¶ … Roosevelt administration and the New Deal programs treated African-Americans. To what extent did they receive a better treatment? To what extent did the programs reinforce racial discrimination? Please provide two examples to answer each question.
Roosevelt's New Deal programs were designed to alleviate poverty, not to specifically heal racial discrimination. However, because of the historical legacy of slavery and discrimination in America, African-Americans were often disproportionately affected by the Great Depression and thus could benefit from these social service programs to an equal degree as whites. In the era before extensive legal protections such as the Civil Rights Acts, African-Americans were often the first employees let go by employers seeking to reduce their labor costs during economically trying times like the Great Depression ("FDR and the New Deal, 2014). They also were less likely to be unionized and to receive the protections given by union membership.
FDR passed anti-lynching and anti-forced labor...
FDR was the first president to publically call lynching organized murder ("African-Americans and the New Deal," 2014). But some of the New Deal programs actually served to reinforce segregation .For example, the Fair Housing Administration allowed racial segregation to continue in terms of house sales and empowered whites to buy houses while shutting out African-Americans from more desirable neighborhoods. Still, within his own cabinet, FDR was quite progressive, appointing many African-Americans to serve in positions of power. He was the first president to appoint an African-American federal judge and promote an African-American Brigadier General in the Army ("African-Americans and the New Deal," 2014).
The New Deal's progressive employment policies had a very positive effect upon the lives of many African-Americans in an immediate sense. For example, the Works Progress (Administration (WPA) employed 350,000 African-Americans as 15% of its total workforce "African-Americans and the New Deal," 2014). African-American membership in the Civilian Conservation Corps eventually reached 11%. There was a clause for all Public Works Administration (PWA) contracts establishing a minimum quota for black workers. Culturally, African-Americans were employed by the artistic side of the New Deal in works such as the Federal Theater, Writing Projects, and Federal Music Projects. New Deal education programs increased the number of African-Americans attending primary…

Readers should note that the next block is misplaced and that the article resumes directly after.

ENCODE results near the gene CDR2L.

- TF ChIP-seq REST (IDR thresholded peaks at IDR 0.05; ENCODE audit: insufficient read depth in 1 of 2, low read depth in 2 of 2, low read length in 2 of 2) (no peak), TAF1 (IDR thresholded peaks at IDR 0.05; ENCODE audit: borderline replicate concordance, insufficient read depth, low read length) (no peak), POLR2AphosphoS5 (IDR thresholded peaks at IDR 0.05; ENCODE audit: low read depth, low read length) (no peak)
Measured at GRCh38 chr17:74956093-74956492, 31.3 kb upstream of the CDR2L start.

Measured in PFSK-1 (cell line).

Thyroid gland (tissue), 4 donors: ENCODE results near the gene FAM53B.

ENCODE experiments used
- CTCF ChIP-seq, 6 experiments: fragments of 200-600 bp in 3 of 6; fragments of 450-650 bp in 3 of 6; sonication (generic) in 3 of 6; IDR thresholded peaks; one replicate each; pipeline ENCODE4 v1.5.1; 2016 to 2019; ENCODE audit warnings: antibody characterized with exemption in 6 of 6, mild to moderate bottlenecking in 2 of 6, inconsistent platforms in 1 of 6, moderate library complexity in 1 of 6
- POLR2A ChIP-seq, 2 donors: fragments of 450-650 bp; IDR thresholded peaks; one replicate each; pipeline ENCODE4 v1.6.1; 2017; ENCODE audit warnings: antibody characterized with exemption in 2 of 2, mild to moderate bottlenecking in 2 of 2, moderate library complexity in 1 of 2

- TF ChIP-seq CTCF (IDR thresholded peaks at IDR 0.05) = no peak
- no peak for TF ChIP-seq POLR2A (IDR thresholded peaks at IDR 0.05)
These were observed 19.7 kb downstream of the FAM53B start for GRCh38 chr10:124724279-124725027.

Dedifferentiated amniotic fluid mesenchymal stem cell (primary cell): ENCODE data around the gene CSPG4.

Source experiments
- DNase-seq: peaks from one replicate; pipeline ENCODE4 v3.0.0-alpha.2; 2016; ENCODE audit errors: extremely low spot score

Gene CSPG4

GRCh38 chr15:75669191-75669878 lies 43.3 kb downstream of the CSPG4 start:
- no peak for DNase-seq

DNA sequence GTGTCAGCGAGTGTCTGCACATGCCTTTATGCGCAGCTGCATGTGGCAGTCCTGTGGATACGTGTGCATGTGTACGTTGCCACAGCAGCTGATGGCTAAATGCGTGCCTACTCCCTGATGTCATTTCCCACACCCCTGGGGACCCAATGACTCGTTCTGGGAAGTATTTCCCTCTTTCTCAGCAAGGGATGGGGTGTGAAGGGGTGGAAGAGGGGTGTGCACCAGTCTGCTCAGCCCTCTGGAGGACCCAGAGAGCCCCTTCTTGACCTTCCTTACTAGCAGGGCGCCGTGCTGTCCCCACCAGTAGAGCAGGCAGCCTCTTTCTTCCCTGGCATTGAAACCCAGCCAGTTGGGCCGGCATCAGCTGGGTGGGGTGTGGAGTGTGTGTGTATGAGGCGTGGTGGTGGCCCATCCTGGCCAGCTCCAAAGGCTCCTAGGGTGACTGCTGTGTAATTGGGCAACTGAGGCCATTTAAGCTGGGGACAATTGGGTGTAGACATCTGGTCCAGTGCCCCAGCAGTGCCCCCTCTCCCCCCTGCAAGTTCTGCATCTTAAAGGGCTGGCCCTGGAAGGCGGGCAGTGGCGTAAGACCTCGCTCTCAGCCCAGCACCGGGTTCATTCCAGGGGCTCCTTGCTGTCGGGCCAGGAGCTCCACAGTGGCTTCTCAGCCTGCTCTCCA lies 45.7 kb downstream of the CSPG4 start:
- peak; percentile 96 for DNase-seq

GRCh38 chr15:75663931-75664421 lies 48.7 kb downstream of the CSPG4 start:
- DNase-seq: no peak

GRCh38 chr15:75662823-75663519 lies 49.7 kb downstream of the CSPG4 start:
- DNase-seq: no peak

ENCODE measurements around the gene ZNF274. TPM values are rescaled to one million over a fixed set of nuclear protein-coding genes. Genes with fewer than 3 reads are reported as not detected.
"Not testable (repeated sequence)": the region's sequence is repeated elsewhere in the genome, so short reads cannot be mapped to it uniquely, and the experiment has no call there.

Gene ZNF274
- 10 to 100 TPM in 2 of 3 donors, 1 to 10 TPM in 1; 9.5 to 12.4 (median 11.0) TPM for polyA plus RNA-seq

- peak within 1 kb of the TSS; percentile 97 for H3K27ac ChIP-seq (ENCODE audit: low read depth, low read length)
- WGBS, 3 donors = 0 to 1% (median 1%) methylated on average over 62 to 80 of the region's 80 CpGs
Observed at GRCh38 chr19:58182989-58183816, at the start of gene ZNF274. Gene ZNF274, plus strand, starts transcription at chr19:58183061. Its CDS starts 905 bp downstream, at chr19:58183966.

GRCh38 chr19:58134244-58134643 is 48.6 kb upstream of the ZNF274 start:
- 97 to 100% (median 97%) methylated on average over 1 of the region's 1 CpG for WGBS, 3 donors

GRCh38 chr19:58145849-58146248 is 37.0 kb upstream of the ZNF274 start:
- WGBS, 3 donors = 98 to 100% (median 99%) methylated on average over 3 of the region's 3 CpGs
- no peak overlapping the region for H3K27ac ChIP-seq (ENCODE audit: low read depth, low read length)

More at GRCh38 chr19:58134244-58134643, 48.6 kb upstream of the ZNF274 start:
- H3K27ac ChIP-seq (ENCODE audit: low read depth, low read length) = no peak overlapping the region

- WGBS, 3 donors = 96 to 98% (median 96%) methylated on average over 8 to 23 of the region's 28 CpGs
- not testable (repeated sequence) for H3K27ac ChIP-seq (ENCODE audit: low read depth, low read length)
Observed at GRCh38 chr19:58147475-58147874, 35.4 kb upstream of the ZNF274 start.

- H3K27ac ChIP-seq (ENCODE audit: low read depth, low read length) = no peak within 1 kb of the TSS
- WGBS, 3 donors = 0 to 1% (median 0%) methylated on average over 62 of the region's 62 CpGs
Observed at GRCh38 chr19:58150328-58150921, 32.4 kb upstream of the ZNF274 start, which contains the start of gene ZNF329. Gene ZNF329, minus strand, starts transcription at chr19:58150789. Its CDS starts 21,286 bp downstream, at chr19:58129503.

New Deal Philosophy and economy of new Deal The government of the United States became greatly involved in economic issues after the stock market had crashed in 1929. This crash visited most serious economic dislocation on America's economy. It lasted 1929-1940. This prompted President Franklin D. Roosevelt to launch the New Deal to alleviate the emergency. Very important legislations were and institutions were set up during the New Deal Era. These legislations
African-Americans Activism -- Gaining Civil Rights and Pride "We the understated are students at the Negro college in the city of Greensboro. Time and time again we have gone into Woolworth stories of Greensboro. We have bought thousands of items at hundreds of the counters in your stories. Our money was accepted without rancor or discrimination and with politeness toward us, when at a long counter just three feet away from
African-American males are more likely to face jail or prison time than men from other races and ethnicities. The violent death rate for African-American males is much greater than it is for all other segments of society. However, one area of study has not been a significant issue for young African-American males compared to their counterparts in society until recently. In the last 20 years, the pattern of the suicide
" (Thompson et al., 2000, p. 127) 4. Further research and resources There are many areas of this subject that are in need of more extensive research in order to more adequately deal with the problems involves. One example of this can be seen in the fact that, "Black women are three times more likely than white women to die during pregnancy, and twice as many black babies as white babies die
African-American Assimilation and Acculturation Self-identity and acceptance are important for any individual attempting to adapt to society and social change. Many African-American's have a difficult time adapting to cultural values and traditions in Western America. Some assume that assimilation an acculturation to Western values will remedy the social distress that exists within the African-American population. Many have described the current social status of African-Americans as in a state of distress. Much
Furthermore, as a result of these conditions there was a general failure of black business and entrepreneurships. "Black businesses failed, crushing the entrepreneurial spirit that had been an essential element of the Negro Renaissance." (the Great Depression: A History in the Key of Jazz) However this did not crush the general spirit of the African-American people and there was a resurgence of black culture and enterprise in area such as